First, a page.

A new study from Lancaster and Lisbon Universities shows that long-term use of either cannabis or cannabis-based drugs impairs memory.
The study has implications for both recreational users and people who use the drug to combat epilepsy, multiple sclerosis and chronic pain.
Currently there is little understanding of the potential negative side effects of long-term cannabinoid exposure.
But it is already known that heavy, regular cannabis use increases the risk of developing mental health problems including psychosis and schizophrenia.
More and more people are using the drug long-term due to its legalization in several countries, while more potent varieties are available for recreational users.
Cannabis-based therapies can be very effective at treating the symptoms of chronic diseases such as epilepsy and multiple sclerosis.
But it is important to understand the side effects that users may experience so that scientists can develop new interventions to minimize these side effects.
In the study, the researchers examined the effects of the cannabinoid drug WIN 55,212-2 in mice.
They found that mice exposed to the drug long-term had strong memory impairments and could not even discriminate between a familiar and novel object.
They also found that long-term exposure impairs learning and memory in the animals.
Further brain imaging studies showed that the drug impairs function in key brain regions involved in learning and memory.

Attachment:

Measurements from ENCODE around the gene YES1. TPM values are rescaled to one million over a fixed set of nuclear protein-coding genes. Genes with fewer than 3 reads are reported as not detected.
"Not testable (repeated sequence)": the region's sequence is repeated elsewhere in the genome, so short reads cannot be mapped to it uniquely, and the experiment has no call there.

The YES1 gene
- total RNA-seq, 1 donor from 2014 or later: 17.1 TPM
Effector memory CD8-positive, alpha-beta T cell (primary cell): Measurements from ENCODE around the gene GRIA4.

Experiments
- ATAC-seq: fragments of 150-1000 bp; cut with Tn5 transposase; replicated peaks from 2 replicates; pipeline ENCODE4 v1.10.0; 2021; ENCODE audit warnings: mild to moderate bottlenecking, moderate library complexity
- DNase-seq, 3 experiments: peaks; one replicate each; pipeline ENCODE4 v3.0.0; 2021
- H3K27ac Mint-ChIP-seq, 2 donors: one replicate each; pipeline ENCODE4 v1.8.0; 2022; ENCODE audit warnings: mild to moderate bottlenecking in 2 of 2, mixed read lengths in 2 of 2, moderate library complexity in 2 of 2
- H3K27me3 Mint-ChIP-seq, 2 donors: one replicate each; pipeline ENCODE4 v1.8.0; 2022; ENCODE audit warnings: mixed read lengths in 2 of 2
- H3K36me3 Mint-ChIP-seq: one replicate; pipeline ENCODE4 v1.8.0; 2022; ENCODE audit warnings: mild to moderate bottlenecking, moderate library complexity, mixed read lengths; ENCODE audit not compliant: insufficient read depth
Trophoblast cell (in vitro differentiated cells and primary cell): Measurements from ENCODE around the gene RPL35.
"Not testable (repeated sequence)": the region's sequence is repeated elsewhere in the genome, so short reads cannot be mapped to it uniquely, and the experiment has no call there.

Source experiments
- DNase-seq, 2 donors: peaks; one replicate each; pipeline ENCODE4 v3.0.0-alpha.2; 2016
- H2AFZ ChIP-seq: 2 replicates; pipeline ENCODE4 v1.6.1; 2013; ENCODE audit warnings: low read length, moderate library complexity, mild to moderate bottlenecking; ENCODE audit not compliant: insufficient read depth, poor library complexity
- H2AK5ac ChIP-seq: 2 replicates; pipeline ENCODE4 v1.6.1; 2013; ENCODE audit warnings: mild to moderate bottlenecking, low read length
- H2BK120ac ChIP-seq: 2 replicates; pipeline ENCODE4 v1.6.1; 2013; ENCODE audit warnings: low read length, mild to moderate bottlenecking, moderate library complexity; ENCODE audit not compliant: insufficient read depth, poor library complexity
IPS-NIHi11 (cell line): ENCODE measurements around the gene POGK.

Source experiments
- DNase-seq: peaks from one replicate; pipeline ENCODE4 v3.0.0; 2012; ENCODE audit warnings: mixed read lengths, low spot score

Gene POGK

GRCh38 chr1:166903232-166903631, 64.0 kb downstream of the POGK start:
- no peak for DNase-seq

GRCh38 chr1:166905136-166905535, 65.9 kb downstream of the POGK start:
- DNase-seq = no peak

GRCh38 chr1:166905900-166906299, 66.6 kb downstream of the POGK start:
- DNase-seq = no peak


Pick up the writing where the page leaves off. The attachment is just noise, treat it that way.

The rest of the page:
Long-term exposure to the drug impairs the ability of brain regions involved in learning and memory to communicate with each other, suggesting that this underlies the negative effects of the drug on memory.
The team suggests that this work offers valuable new insight into the way in which long-term cannabinoid exposure negatively impacts on the brain.
Understanding these mechanisms is central to understanding how long-term cannabinoid exposure increases the risk of developing mental health issues and memory problems.
They also highlighted the relevance of the work to those using cannabinoid-based therapies to treat medical conditions.
As for all medicines, cannabinoid based therapies have not only beneficial disease-related actions, but also negative side effects.
It is for the medical doctor to weight the advantages of the therapy, taking into consideration quality of life and diseases progression, against the potential side effects.
Dr. Neil Dawson is the lead researcher from Lancaster University. Professor Ana Sebastiao is the lead researcher at the University of Lisbon.
The study is published in Journal of Neurochemistry.
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Journal: Francisco M Mouro et al, Chronic, intermittent treatment with a cannabinoid receptor agonist impairs recognition memory and brain network functional connectivity, Journal of Neurochemistry (2018). DOI: 10.1111/jnc.14549.